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There are a lot of movies that I watch, enjoy, then more or less forget as I’m walking to my car.

And then there are those that can be found rummaging around in my head and heart days after I’ve seen them. Slumdog Millionaire, the soon-to-be-Oscar-contending film by director Danny Boyle (Trainspotting, 28 Days Later, Millions) has done just that to me. He has created a movie so intense, and tragic, and heartrending, and beautiful that I find myself still replaying scenes of it in my head, 48 hours later. It might be the best movie I’ve seen this year.

The name “slumdog” refers to the lowest of the low in India’s brutal caste system. It is a group of people perceived as thieves and liars by those who have left them little choice but to be that way. Slumdog Millionaire, then, is the story of three of these “slumdogs” – brothers Jamal and Salim, and a girl named Latika, all orphaned at a young age when their Muslim community was slaughtered by Hindu extremists.

These kids navigate the outcast culture of India, and Slumdog Millionaire is brutal in its depiction of what life is like for them. While the movie is never gratuitous, it is heart-wrenching, as we observe a world where people horribly abuse children in their quest for power and money. Told from the flashback perspective of a 20ish-year-old Jamal, we watch as these three kids are separated – emotionally and physically – by tragedy and bad choices and horrible injustice. And in this we are forced to wonder – what hope is there for good to triumph in a world as evil as this?

I’m making this movie sound horribly depressing and unremarkable. But it isn’t. I still haven’t really explained the brilliance of this movie – about how Jamal is one question away from the grand prize of India’s version of “Who Wants to be a Millionaire.” I haven’t mentioned how he is being questioned by the police for cheating and how – in explaining how he knew the answers on the show – we learn about his past. I haven’t mentioned how – with every revelation of his past – we become more intensely captivated by his present and how things will turn out. How we desperately want good to finally shine through immense evil … And that’s all I can say about the plot. Everything else has to be discovered by those who choose to see it.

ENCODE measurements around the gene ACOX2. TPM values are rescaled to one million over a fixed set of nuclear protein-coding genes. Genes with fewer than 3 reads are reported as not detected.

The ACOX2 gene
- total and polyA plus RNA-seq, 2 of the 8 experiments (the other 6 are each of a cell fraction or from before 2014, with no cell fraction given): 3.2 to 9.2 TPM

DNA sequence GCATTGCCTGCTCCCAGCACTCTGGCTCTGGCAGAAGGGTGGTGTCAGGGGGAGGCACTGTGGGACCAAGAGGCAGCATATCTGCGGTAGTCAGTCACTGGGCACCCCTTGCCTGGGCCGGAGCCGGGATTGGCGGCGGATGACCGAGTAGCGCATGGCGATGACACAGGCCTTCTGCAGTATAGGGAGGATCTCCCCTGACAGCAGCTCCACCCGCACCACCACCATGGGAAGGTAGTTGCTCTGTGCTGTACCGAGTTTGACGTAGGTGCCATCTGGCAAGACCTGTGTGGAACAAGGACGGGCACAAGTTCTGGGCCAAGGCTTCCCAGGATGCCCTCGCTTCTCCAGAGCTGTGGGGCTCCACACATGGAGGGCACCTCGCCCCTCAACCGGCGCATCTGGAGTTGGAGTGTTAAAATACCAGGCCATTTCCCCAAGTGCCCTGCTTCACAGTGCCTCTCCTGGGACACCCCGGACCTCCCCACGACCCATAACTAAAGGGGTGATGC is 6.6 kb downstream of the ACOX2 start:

A word of caution though – while the movie has little profanity and no sexual situations, it is extremely hard to watch at times. There are beatings and torture and the horrible mistreatment of children. This is not a movie for younger people. But for those who can handle the intensity, Slumdog Millionaire is a movie that looks at the world as it is and dares to believe that – in the smallest of ways – all things can work together for good. While not a Christian movie exactly, it’s a movie that portrays the world as it really is. It affirms hard-fought goodness, and sacrifice, and love and – ultimately – redemption.

For my money, it’s easily the best movie in theaters right now.
(One note: Slumdog Millionaire is currently in limited release, so for much of the country it will still be hard to find. But once it comes to your area, I strongly recommend it to an adult audience, and for mature students able to handle its darker moments).

Josh Pease – not Josh Treece – is on the high school team at Saddleback Church and would like to point out to Mr. Treece that THIS was a completely positive review. Mr. Pease would thus like all “you don’t like any movies” accusations to stop coming from Mr. Treece’s mouth.

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